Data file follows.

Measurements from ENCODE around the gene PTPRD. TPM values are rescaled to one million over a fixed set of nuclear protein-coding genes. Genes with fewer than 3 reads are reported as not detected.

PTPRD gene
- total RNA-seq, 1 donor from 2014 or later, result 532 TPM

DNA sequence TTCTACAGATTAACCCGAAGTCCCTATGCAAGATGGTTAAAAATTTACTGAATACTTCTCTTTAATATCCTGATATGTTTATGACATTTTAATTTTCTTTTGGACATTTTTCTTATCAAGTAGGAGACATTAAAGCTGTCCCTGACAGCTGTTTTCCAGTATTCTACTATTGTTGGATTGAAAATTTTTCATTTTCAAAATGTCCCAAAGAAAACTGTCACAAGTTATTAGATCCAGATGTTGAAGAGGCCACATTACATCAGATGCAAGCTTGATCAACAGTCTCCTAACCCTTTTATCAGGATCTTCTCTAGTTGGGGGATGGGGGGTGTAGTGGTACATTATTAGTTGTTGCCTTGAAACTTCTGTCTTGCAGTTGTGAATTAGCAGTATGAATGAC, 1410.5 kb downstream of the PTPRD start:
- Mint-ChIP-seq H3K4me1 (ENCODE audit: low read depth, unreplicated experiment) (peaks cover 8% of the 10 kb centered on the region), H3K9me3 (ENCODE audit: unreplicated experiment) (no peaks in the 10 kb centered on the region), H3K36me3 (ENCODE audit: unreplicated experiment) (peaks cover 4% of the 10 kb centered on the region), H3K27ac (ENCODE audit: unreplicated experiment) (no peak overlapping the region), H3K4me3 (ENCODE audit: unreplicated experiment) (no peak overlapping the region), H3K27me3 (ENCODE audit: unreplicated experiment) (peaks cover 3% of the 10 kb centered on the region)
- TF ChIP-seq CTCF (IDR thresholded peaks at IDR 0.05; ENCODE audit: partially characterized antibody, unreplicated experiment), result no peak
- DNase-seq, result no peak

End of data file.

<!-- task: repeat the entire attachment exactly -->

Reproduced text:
Measurements from ENCODE around the gene PTPRD. TPM values are rescaled to one million over a fixed set of nuclear protein-coding genes. Genes with fewer than 3 reads are reported as not detected.

PTPRD gene
- total RNA-seq, 1 donor from 2014 or later, result 532 TPM

DNA sequence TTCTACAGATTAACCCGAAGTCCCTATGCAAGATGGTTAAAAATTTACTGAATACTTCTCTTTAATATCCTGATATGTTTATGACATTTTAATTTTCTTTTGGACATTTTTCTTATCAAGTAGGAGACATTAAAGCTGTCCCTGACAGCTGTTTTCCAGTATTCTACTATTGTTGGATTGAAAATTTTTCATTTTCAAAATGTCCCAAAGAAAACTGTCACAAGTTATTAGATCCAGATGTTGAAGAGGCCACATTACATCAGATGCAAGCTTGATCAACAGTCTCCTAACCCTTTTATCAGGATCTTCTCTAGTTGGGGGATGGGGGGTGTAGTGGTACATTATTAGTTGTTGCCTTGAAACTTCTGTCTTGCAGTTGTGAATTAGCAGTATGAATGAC, 1410.5 kb downstream of the PTPRD start:
- Mint-ChIP-seq H3K4me1 (ENCODE audit: low read depth, unreplicated experiment) (peaks cover 8% of the 10 kb centered on the region), H3K9me3 (ENCODE audit: unreplicated experiment) (no peaks in the 10 kb centered on the region), H3K36me3 (ENCODE audit: unreplicated experiment) (peaks cover 4% of the 10 kb centered on the region), H3K27ac (ENCODE audit: unreplicated experiment) (no peak overlapping the region), H3K4me3 (ENCODE audit: unreplicated experiment) (no peak overlapping the region), H3K27me3 (ENCODE audit: unreplicated experiment) (peaks cover 3% of the 10 kb centered on the region)
- TF ChIP-seq CTCF (IDR thresholded peaks at IDR 0.05; ENCODE audit: partially characterized antibody, unreplicated experiment), result no peak
- DNase-seq, result no peak